And the spirits of the land would doubtlessly agree.

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For the Hávamál, Verse 75

This morning I found a stag beetle on the sidewalk,

Turned over on his back, pawing endlessly

At the sky to turn back over;

I found a piece of grass and let him clamp on to it,

Carried him over to the nearest lawn and let him go

So no bird would eat him, so no foot would come crashing down

To stomp out the life of the ‘ugly bug’.


This morning I told an old woman I passed

That the skirt she was wearing—

A constellation of sunrise hues, flowing like silk to her ankles—

Was beautiful;

Her entire face lit up, far more than a smile,

And I wondered how long it had been

Since anyone told her anything of the sort.


This morning I saw a cat in the road,

Run over, pulp, recognizable only by

One ginger ear sticking up jauntily out of the mess,

And I cried to see it, sobbed the rest of the way to work,

Wondering what child would soon be missing their beloved pet.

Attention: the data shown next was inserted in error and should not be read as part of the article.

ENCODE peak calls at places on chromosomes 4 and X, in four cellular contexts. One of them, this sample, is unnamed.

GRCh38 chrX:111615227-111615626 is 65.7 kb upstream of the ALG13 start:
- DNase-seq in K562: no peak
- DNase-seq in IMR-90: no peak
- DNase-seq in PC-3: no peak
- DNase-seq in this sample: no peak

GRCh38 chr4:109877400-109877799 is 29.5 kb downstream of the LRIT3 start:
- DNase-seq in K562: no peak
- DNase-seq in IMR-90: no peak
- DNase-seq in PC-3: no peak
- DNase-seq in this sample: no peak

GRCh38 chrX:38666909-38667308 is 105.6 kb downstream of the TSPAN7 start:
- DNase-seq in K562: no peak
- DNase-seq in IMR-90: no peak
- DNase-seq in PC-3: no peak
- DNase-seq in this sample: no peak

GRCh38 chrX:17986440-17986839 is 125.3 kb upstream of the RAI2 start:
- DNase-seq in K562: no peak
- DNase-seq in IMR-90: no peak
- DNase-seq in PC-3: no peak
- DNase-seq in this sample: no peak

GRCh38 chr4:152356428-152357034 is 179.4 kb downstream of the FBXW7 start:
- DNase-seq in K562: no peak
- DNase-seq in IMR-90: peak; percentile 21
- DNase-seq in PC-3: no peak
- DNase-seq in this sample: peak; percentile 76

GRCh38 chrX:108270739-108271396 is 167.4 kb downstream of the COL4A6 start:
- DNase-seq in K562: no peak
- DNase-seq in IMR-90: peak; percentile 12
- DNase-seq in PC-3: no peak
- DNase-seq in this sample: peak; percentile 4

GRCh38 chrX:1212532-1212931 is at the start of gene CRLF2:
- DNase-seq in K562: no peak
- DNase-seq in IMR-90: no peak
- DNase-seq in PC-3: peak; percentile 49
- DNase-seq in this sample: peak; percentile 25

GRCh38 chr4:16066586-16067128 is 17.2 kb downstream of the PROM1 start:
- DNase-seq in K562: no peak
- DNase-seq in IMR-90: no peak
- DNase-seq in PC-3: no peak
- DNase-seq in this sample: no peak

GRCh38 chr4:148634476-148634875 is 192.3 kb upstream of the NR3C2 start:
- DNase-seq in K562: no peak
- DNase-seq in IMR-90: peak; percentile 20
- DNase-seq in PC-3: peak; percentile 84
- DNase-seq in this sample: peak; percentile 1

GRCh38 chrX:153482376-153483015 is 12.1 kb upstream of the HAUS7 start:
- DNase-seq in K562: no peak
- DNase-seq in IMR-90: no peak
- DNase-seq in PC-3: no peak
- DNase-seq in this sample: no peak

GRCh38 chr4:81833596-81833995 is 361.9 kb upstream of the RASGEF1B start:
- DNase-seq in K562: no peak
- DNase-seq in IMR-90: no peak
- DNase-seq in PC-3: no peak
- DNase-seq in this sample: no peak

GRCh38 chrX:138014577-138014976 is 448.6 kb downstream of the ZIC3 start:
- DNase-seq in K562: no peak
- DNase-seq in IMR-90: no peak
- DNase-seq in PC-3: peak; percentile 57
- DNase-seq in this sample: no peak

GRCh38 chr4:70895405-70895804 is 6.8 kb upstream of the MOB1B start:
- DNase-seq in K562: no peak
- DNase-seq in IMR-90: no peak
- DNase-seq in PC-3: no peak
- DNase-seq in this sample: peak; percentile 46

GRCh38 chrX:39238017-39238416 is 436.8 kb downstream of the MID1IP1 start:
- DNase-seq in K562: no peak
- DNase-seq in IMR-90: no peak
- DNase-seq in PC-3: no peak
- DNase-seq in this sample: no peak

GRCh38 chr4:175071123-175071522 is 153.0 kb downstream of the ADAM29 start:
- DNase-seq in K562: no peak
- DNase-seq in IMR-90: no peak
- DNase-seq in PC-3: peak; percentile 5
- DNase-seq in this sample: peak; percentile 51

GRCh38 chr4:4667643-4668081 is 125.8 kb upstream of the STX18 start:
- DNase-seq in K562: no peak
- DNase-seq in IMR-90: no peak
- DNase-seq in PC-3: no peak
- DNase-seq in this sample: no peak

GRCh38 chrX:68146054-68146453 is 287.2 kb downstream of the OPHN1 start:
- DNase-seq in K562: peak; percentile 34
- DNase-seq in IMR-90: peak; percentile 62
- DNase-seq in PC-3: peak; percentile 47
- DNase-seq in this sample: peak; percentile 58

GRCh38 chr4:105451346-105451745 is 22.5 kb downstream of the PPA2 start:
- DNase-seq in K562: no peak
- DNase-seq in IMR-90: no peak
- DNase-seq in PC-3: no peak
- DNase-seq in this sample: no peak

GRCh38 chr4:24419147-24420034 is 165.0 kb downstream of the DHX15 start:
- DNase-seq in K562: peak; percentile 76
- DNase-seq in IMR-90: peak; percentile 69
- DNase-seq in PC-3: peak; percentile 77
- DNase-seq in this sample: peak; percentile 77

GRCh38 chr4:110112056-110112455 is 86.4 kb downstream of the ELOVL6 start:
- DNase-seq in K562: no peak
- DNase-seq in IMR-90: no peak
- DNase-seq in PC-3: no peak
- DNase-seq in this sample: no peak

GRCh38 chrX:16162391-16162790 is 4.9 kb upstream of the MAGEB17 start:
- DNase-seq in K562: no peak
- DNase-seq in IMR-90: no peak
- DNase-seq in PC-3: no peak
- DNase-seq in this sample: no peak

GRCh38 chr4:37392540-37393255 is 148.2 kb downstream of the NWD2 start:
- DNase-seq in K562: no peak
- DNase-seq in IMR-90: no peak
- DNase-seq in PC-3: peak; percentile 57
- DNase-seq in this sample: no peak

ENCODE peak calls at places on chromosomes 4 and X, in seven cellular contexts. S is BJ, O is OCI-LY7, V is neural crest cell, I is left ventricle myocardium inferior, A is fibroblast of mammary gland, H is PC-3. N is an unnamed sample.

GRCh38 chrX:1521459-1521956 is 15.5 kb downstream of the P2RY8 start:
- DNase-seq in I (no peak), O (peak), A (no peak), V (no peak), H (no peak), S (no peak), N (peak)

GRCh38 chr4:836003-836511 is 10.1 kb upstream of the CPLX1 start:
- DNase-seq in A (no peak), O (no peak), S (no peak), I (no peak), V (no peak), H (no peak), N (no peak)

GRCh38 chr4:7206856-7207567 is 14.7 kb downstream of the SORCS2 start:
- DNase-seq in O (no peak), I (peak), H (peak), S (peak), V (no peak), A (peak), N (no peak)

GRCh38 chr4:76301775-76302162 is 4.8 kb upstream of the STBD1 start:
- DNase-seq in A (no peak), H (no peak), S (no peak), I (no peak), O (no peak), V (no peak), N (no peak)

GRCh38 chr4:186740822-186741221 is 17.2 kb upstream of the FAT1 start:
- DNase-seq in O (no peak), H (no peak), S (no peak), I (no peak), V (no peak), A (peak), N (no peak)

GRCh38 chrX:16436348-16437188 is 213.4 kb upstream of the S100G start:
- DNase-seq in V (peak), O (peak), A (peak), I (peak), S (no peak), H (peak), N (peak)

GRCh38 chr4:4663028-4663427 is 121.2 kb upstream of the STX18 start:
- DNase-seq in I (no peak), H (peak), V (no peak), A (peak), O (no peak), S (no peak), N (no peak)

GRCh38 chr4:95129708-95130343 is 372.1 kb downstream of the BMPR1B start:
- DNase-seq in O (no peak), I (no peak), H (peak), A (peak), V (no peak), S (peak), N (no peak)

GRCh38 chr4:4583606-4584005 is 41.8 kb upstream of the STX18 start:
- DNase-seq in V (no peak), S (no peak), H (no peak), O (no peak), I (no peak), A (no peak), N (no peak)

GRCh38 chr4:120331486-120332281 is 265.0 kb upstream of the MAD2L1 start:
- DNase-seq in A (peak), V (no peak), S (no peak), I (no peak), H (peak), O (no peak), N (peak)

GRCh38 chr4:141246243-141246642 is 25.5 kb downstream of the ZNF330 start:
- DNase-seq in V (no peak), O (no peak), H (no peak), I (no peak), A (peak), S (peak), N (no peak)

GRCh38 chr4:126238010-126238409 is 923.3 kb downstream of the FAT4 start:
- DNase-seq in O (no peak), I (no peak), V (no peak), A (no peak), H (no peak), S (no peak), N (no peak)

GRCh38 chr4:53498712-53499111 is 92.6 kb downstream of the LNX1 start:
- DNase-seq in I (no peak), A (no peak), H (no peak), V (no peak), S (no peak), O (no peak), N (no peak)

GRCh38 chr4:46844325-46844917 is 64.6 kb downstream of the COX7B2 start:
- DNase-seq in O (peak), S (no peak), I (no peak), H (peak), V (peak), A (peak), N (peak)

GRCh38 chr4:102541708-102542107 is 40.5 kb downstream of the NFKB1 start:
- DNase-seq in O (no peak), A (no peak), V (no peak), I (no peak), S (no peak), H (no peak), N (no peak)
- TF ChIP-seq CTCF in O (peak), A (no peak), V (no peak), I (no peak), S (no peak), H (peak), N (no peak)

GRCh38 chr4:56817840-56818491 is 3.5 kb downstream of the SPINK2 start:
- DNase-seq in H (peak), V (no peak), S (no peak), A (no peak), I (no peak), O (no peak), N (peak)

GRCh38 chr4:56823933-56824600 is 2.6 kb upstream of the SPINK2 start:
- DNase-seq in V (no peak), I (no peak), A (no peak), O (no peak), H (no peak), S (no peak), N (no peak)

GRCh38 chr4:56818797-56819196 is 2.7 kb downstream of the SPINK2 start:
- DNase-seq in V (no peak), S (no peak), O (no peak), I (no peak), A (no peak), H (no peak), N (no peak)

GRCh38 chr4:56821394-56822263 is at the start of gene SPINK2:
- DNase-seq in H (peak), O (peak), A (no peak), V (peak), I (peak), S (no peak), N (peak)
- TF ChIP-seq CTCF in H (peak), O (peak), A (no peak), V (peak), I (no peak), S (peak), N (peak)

This morning I found a nickel in the grass near a street crossing;

I thanked my gods for the gift,

Because every bit, no matter how tiny,

Is more than I had before,

And it never pays to turn up your nose at the gifts of the gods,

Because then they may not give you any ever again.


Most of my deeds are done in private;

I do not do good for the praise I gain from others,

But only because it is good to do good,

And ill to do ill,

And there need be no other reason.

But I do occasionally wonder—


Who will know my name when I am gone?

What part of me will—after death—live on?

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[for Brigid]


Some think of you as gentle. As meek. As ‘safe’.


As if.


I venerate you as wise, and strong, and mighty,

but never do I make the mistake of thinking

that I own you.


Threefold lady–ladies three–

at first glance, yes, your domains would seem

the most benevolent of wisdoms:


Healing, poetry, smithcraft.


Oh, yes, these things can be kind:

Medicine to mend an illness or cast a broken limb;

Sweet verses to woo in love or comfort in pain;

The creation of beautiful jewelry or hardworking tools.


But at the root of all these things is fire,

and fire doesn’t have to mind what mere mortals want.


Sometimes healing is amputation of a limb too rotten to be saved;

sometimes it is a fever, scorching, draining,

that only leaves wellness in its wake when it has passed.

Sometimes healing requires medicines that cause as much sickness

as that they would remove, or radiation that removes a tumor